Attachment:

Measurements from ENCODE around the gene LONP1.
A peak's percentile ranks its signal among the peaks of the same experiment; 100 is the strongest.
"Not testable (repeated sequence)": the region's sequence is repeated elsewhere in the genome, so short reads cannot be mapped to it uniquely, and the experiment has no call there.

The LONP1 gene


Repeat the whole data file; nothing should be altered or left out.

Measurements from ENCODE around the gene LONP1.
A peak's percentile ranks its signal among the peaks of the same experiment; 100 is the strongest.
"Not testable (repeated sequence)": the region's sequence is repeated elsewhere in the genome, so short reads cannot be mapped to it uniquely, and the experiment has no call there.

The LONP1 gene